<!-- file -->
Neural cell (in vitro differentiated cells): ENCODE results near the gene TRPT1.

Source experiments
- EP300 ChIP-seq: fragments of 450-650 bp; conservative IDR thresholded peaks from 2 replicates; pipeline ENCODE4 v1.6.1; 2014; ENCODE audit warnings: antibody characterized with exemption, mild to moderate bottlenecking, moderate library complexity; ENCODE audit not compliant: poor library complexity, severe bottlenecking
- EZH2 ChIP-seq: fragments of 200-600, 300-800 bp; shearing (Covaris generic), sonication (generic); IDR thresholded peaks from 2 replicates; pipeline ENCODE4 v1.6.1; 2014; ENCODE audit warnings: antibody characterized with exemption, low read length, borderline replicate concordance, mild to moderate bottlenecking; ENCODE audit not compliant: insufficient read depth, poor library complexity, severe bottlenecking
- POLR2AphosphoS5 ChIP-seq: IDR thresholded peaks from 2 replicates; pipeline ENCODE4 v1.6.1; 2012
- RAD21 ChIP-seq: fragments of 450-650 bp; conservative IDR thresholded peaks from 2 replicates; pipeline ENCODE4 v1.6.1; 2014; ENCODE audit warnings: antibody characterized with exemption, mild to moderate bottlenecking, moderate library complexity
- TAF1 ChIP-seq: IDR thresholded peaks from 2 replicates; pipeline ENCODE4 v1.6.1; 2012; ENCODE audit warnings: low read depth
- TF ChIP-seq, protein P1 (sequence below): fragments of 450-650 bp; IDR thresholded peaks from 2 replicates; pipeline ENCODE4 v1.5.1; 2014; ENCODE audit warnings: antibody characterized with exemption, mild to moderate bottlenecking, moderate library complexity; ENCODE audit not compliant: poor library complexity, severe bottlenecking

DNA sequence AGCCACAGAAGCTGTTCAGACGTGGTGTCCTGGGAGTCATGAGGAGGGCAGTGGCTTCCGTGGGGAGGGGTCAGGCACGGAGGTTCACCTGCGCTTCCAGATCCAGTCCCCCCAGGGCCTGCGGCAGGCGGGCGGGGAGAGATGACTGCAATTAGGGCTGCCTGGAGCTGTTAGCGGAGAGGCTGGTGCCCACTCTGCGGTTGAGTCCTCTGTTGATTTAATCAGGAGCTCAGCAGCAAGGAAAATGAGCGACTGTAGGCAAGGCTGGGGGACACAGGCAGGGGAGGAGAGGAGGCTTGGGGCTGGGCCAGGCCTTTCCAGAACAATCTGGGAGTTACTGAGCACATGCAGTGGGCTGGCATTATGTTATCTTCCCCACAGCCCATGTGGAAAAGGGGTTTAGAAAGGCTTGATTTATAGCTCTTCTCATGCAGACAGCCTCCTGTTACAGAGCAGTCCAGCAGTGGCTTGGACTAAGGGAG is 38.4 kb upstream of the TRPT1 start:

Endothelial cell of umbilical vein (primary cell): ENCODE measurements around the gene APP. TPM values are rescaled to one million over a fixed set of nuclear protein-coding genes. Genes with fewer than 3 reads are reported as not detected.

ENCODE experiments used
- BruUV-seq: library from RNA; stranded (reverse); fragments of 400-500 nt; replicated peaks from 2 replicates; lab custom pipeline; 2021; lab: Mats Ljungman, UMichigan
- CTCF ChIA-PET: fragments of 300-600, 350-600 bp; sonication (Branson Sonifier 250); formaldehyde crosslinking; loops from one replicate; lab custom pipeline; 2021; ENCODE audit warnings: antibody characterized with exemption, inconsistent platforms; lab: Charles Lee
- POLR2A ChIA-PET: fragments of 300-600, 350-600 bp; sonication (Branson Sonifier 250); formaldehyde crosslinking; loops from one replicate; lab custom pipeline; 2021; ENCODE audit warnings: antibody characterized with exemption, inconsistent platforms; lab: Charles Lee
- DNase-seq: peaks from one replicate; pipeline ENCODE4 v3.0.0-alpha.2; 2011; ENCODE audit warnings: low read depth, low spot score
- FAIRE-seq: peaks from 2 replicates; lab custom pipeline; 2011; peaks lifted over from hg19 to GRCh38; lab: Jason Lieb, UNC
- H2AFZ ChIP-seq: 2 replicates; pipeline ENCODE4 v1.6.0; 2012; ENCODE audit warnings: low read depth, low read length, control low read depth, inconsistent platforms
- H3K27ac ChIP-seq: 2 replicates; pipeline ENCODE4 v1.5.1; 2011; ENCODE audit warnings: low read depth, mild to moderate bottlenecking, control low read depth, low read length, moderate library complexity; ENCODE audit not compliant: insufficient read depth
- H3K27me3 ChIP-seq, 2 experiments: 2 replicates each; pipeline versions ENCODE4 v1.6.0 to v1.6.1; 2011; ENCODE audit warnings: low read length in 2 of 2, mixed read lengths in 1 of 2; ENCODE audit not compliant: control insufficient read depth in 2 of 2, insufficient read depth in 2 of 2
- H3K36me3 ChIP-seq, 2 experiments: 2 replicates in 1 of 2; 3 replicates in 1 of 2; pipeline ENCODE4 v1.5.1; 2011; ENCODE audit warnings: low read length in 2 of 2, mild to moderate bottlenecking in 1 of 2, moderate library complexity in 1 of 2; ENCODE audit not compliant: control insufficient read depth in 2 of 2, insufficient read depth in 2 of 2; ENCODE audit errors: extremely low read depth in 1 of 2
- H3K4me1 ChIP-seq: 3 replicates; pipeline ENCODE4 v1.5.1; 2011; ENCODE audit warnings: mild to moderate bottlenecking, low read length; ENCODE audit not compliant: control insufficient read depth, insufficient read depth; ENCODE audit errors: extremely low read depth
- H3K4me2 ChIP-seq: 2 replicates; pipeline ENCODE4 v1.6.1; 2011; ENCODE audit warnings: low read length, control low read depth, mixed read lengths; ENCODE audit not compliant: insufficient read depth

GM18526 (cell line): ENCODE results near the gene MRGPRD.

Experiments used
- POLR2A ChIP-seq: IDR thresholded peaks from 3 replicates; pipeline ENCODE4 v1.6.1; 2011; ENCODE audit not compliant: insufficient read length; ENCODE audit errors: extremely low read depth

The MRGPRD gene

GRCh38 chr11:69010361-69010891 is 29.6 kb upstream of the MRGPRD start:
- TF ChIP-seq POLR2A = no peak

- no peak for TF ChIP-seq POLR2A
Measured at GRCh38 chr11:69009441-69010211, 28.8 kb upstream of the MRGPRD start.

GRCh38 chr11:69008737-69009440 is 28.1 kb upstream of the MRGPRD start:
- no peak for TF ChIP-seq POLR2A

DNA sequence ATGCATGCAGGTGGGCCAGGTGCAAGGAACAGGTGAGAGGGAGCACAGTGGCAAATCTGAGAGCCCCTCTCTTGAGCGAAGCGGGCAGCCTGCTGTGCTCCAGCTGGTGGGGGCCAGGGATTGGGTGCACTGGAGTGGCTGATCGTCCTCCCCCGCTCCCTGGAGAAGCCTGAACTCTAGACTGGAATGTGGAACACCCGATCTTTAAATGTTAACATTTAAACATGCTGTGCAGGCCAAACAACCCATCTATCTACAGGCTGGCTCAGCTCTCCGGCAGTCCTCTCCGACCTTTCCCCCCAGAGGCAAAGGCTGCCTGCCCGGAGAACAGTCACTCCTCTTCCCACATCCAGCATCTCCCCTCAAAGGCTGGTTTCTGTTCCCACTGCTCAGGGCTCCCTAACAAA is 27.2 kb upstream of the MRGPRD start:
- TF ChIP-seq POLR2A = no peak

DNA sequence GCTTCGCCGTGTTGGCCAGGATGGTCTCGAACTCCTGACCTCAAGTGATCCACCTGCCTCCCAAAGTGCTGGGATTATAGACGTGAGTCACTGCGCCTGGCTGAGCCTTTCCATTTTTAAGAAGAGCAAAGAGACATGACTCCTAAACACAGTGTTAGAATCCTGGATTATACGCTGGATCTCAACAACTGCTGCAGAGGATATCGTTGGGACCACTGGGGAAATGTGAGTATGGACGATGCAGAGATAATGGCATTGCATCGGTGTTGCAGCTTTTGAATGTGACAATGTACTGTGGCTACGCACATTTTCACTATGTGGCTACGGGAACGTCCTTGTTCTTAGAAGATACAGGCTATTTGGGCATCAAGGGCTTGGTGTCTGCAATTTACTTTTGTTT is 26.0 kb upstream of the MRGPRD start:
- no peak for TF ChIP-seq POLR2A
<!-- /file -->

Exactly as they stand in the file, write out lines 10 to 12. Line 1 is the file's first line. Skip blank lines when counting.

Endothelial cell of umbilical vein (primary cell): ENCODE measurements around the gene APP. TPM values are rescaled to one million over a fixed set of nuclear protein-coding genes. Genes with fewer than 3 reads are reported as not detected.

ENCODE experiments used
- BruUV-seq: library from RNA; stranded (reverse); fragments of 400-500 nt; replicated peaks from 2 replicates; lab custom pipeline; 2021; lab: Mats Ljungman, UMichigan